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J Consult Clin Psychol. 2016 May;84(5):427-37. doi: 10.1037/ccp0000092. Epub 2016 Mar 7.

Group CBT versus MBSR for social anxiety disorder: A randomized controlled trial.

Author information

1
Betty Irene Moore School of Nursing, University of California, Davis.
2
Department of Psychology, Stanford University.
3
Department of Psychology, University of California, Berkeley.
4
Department of Psychology, Temple University.

Abstract

OBJECTIVE:

The goal of this study was to investigate treatment outcome and mediators of cognitive-behavioral group therapy (CBGT) versus mindfulness-based stress reduction (MBSR) versus waitlist (WL) in patients with generalized social anxiety disorder (SAD).

METHOD:

One hundred eight unmedicated patients (55.6% female; mean age = 32.7 years, SD = 8.0; 43.5% Caucasian, 39% Asian, 9.3% Hispanic, 8.3% other) were randomized to CBGT versus MBSR versus WL and completed assessments at baseline, posttreatment/WL, and at 1-year follow-up, including the Liebowitz Social Anxiety Scale-Self-Report (primary outcome; Liebowitz, 1987) as well as measures of treatment-related processes.

RESULTS:

Linear mixed model analysis showed that CBGT and MBSR both produced greater improvements on most measures compared with WL. Both treatments yielded similar improvements in social anxiety symptoms, cognitive reappraisal frequency and self-efficacy, cognitive distortions, mindfulness skills, attention focusing, and rumination. There were greater decreases in subtle avoidance behaviors following CBGT than MBSR. Mediation analyses revealed that increases in reappraisal frequency, mindfulness skills, attention focusing, and attention shifting, and decreases in subtle avoidance behaviors and cognitive distortions, mediated the impact of both CBGT and MBSR on social anxiety symptoms. However, increases in reappraisal self-efficacy and decreases in avoidance behaviors mediated the impact of CBGT (vs. MBSR) on social anxiety symptoms.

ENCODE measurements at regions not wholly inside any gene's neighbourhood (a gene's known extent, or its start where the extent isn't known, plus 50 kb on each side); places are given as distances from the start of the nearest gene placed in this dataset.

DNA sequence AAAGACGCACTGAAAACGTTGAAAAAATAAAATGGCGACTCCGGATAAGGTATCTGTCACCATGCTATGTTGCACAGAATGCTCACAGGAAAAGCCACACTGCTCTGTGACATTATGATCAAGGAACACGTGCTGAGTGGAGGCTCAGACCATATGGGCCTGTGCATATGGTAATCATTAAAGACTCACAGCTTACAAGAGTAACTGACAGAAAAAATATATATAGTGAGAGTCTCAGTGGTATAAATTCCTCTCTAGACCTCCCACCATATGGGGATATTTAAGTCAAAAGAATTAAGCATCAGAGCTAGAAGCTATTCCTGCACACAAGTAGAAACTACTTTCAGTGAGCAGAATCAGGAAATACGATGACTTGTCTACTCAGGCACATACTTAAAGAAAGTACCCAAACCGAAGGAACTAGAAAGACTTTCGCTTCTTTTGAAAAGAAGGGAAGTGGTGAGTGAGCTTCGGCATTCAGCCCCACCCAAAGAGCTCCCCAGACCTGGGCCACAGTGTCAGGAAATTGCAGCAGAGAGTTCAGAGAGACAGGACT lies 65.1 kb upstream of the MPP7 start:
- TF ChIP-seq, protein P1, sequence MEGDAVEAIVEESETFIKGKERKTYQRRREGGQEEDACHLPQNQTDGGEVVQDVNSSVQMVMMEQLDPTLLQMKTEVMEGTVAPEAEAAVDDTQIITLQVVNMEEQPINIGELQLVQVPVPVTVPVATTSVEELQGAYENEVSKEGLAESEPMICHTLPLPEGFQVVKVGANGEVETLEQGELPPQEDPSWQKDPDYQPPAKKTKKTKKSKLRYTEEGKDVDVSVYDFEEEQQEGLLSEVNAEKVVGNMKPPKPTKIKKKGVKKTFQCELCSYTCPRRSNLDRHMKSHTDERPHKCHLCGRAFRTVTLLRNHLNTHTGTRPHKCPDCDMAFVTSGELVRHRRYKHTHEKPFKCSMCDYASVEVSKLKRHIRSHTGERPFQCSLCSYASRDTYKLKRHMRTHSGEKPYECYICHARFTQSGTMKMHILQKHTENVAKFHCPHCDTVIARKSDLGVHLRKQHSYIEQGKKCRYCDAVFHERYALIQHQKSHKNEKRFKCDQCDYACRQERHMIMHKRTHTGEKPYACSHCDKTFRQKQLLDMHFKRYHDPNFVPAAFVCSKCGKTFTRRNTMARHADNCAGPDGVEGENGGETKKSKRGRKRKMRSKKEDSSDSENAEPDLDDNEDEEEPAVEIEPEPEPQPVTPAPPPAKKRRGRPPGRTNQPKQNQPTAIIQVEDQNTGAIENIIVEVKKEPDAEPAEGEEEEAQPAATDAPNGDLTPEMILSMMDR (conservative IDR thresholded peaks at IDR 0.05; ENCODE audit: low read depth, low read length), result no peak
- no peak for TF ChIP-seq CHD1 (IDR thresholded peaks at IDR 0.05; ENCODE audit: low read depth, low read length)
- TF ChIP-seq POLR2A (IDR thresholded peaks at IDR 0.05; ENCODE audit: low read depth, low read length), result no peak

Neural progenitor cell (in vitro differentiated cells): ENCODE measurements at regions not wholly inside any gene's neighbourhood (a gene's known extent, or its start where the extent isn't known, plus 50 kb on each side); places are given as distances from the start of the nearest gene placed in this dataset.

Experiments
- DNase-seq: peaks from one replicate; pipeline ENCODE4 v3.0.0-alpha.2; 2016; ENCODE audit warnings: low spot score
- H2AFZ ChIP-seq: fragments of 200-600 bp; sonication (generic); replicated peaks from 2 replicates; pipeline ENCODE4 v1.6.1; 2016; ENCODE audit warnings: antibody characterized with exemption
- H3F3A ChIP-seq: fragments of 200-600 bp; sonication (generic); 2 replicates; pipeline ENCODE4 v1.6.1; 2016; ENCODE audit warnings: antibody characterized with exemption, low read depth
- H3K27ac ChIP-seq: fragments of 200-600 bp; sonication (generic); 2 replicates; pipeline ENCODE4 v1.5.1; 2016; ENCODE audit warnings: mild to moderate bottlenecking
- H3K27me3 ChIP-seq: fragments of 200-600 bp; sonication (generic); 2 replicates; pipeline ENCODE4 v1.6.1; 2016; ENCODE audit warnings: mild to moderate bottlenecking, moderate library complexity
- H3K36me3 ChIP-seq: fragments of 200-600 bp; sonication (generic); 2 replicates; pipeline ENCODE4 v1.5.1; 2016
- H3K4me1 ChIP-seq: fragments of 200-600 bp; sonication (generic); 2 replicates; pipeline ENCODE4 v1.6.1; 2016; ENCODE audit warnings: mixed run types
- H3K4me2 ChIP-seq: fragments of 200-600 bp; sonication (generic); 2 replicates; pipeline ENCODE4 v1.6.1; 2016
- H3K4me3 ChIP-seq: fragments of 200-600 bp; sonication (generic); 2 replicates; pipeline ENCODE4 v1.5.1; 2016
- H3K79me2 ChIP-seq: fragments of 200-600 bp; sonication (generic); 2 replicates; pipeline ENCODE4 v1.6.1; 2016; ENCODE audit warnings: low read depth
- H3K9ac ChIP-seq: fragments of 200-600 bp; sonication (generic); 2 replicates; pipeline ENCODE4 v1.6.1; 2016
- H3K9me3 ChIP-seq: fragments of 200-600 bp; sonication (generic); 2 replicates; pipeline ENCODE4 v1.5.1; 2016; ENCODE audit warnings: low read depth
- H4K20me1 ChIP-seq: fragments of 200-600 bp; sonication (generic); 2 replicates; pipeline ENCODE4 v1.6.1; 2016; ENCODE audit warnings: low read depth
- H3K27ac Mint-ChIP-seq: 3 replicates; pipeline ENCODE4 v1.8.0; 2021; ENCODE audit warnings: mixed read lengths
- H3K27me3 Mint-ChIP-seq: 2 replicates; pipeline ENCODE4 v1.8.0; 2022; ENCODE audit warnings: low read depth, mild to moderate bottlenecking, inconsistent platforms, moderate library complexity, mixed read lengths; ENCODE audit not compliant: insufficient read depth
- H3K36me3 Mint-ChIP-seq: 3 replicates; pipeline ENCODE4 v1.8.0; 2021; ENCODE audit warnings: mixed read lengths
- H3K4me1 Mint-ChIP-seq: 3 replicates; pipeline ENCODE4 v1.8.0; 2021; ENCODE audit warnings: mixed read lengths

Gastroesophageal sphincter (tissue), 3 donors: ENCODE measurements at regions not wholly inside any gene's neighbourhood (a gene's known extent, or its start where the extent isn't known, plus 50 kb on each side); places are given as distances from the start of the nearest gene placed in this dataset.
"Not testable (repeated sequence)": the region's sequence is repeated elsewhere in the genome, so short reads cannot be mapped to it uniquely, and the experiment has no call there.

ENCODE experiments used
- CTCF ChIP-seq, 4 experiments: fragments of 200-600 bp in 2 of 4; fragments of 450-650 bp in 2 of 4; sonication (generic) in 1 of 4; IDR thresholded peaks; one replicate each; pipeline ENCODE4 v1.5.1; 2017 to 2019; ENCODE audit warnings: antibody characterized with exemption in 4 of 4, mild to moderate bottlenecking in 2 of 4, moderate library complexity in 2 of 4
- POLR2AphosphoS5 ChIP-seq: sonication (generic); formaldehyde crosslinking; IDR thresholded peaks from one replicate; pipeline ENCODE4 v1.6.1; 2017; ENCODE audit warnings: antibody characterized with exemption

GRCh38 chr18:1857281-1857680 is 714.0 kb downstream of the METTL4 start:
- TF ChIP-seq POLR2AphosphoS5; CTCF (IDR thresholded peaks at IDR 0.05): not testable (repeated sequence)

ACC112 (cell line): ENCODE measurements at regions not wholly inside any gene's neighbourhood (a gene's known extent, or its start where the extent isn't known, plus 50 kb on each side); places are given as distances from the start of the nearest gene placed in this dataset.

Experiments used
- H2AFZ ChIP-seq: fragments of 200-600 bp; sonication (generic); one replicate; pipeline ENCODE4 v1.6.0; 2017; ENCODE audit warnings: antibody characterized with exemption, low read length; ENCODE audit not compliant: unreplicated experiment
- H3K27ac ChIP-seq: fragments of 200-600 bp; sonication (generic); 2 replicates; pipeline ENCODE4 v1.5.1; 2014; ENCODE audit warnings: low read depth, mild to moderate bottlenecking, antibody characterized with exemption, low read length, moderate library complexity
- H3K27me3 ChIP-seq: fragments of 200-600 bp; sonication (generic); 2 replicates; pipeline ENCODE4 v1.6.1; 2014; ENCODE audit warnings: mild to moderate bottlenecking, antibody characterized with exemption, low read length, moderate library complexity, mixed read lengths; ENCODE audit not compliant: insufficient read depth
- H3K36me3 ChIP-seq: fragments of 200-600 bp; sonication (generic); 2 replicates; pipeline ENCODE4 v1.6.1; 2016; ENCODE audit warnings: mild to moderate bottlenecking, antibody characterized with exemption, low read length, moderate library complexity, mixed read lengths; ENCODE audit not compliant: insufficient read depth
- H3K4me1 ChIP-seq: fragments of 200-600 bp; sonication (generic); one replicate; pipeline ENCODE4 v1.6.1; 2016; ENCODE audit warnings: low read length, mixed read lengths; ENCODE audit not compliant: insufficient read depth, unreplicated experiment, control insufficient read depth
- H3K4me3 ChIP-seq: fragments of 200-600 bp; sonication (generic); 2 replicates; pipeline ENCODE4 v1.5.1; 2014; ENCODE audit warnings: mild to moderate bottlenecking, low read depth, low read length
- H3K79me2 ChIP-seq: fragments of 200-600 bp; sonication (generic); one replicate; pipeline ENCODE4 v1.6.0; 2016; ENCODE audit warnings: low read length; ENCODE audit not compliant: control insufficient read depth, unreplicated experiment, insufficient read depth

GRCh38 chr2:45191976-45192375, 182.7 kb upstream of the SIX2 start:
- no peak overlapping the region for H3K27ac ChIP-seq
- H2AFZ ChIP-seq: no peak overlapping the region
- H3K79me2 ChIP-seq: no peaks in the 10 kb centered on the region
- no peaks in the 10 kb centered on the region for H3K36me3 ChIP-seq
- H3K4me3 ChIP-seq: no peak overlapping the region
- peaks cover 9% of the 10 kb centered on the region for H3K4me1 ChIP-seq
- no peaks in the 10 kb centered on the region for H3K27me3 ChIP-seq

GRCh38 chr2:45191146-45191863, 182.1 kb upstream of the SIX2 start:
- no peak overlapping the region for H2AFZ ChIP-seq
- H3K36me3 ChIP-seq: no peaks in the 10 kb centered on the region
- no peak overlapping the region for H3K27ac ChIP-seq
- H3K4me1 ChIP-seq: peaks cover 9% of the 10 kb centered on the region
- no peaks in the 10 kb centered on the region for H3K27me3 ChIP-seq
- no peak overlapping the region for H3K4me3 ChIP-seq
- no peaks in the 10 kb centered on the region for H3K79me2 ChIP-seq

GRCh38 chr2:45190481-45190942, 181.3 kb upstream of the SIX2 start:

CONCLUSIONS:

CBGT and MBSR both appear to be efficacious for SAD. However, their effects may be a result of both shared and unique changes in underlying psychological processes.

TRIAL REGISTRATION:

ClinicalTrials.gov NCT02036658.

PMID:
26950097
PMCID:
PMC4837056
DOI:
10.1037/ccp0000092
[Indexed for MEDLINE]
Free PMC Article

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